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US Homeland Security Employee Data Breach Revealed

January 10, 2018

The US Department of Homeland Security (DHS) has announced that some personal information of current and former employees, and anyone involved in an on-going investigation, might have been stolen. The data breach is the result of unauthorized access by a former employee.


How many people have been hit in the data breach?

The DHS actually discovered the incident back in May of 2017. It said that the incident’s relationship with an ongoing criminal investigation made the issue very complex and sensitive, hence the long delay in the announcement of the hack. More than 200,000 former and current staff members of the department won’t be pleased it’s taken so long for them to be notified. The DHS said it was not a typical data breach and cyber crime was not the intention of the incident. Nevertheless, the department is offering 18 months of free credit monitoring to those affected.

For those whose data was exposed because they were part of on-going investigations, the situation is much worse. The DHS says it’s unable to reveal the individuals affected or notify them. These people could be subjects, witnesses and complainants, with anything from their name, address, phone number, social security number being exposed. Even the amount of people affected in this branch of the data breach is unknown.

Tightening up security

The DHS said that a former employee had an unauthorized copy of the office’s investigative management system.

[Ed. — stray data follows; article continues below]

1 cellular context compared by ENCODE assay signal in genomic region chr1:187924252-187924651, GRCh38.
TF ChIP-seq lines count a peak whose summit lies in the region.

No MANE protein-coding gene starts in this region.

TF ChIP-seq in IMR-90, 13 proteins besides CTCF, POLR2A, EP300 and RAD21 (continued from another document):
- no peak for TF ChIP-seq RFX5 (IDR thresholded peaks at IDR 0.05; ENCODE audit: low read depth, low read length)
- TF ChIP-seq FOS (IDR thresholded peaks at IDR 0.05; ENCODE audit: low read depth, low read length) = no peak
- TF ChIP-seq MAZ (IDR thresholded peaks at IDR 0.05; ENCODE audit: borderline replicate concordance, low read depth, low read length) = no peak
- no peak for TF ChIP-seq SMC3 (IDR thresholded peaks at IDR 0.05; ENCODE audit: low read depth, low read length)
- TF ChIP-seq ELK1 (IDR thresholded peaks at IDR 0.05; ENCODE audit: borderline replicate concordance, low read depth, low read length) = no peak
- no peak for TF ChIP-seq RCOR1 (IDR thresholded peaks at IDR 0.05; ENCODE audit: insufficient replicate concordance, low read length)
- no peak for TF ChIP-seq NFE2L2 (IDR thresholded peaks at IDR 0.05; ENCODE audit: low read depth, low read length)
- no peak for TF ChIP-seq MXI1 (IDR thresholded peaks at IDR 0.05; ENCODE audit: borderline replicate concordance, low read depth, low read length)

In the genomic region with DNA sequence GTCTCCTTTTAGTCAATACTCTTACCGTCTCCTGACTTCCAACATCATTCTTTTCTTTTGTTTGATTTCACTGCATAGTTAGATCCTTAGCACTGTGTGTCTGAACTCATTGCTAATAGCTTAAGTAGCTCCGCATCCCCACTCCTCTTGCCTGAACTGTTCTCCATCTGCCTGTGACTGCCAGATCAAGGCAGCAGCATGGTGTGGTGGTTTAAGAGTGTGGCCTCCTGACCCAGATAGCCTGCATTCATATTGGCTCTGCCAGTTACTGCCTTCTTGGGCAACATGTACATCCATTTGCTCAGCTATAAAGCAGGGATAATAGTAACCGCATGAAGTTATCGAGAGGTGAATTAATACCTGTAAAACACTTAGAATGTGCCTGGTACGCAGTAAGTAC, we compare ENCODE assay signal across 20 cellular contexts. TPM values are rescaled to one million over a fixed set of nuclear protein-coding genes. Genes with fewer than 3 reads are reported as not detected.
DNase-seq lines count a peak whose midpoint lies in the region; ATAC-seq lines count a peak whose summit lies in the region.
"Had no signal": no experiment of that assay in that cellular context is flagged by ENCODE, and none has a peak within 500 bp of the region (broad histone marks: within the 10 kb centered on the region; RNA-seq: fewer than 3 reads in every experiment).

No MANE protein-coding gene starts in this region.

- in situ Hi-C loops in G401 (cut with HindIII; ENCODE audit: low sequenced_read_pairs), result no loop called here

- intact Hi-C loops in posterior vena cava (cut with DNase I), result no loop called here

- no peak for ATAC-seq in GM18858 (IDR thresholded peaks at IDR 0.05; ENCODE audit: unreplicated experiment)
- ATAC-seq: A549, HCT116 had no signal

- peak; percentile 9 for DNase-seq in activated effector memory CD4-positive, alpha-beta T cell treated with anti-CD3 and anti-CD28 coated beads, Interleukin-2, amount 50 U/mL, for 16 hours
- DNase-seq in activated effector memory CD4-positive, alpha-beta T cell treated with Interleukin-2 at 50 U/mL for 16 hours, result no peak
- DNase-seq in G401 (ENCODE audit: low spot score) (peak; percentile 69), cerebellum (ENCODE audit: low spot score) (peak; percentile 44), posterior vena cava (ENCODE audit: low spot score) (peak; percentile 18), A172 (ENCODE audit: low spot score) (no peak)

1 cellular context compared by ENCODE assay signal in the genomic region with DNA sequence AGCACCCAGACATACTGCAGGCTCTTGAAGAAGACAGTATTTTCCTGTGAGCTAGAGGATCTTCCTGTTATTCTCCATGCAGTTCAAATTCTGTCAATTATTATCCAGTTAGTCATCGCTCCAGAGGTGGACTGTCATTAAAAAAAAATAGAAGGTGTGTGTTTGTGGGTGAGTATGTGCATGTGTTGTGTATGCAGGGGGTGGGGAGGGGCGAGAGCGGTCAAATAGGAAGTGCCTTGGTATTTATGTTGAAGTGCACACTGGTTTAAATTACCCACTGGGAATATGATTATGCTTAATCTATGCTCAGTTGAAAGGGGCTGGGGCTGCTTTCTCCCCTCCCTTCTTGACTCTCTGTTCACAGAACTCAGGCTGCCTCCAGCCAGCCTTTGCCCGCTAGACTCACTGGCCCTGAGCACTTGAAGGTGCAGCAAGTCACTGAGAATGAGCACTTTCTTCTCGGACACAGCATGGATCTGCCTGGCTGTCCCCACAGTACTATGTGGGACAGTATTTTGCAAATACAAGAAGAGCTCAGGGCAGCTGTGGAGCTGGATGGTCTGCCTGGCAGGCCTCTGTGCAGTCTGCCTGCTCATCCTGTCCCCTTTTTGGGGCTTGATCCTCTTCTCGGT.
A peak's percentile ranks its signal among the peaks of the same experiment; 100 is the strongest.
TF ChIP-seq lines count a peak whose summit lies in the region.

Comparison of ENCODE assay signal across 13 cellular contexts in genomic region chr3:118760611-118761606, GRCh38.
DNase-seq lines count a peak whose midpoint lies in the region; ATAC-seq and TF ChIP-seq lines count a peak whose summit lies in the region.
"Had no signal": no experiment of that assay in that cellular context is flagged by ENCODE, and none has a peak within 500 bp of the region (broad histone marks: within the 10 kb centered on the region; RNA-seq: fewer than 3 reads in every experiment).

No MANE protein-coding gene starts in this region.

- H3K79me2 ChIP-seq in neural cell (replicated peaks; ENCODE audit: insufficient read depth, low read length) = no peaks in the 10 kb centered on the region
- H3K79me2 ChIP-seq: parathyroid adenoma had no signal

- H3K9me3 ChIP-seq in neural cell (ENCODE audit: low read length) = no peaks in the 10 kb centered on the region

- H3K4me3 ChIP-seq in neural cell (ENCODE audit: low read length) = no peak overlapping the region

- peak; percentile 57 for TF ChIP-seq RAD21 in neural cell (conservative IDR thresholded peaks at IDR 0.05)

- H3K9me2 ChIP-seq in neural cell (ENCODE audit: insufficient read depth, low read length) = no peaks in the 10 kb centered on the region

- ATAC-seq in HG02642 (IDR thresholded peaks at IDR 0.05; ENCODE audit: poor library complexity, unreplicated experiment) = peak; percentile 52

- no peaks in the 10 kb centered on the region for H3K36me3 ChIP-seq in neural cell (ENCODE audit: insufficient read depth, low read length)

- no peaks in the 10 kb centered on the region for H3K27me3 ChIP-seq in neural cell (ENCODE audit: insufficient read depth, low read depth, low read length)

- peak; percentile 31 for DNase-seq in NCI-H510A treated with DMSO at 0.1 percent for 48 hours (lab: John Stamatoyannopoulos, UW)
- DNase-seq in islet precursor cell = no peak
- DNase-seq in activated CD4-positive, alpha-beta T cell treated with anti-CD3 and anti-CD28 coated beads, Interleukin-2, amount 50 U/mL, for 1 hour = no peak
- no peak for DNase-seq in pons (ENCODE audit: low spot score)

It can be quite easy to get worked up about all the external threats and potential cyber attacks you might face, whether it be Ransomware or DDoS attacks, but the insider threat can never be overlooked. Organizations must take just as much care ensuring access to their own files are properly managed internally. Permission to files should be tightly controlled, granted and removed when appropriate.

The DHS said it was implementing additional security precautions to control and limit individuals’ access to information and better identify unusual access patterns.

A cornerstone of the Global Data Sentinel security ecosystem is its Identity Management Access Control. With GDS, organizations have full control over who can access files and what they can do with them. As such, when an employee leaves, you can ensure all their previous access and permissions are removed. If DHS had done something similar in this case, this whole incident might have been avoided.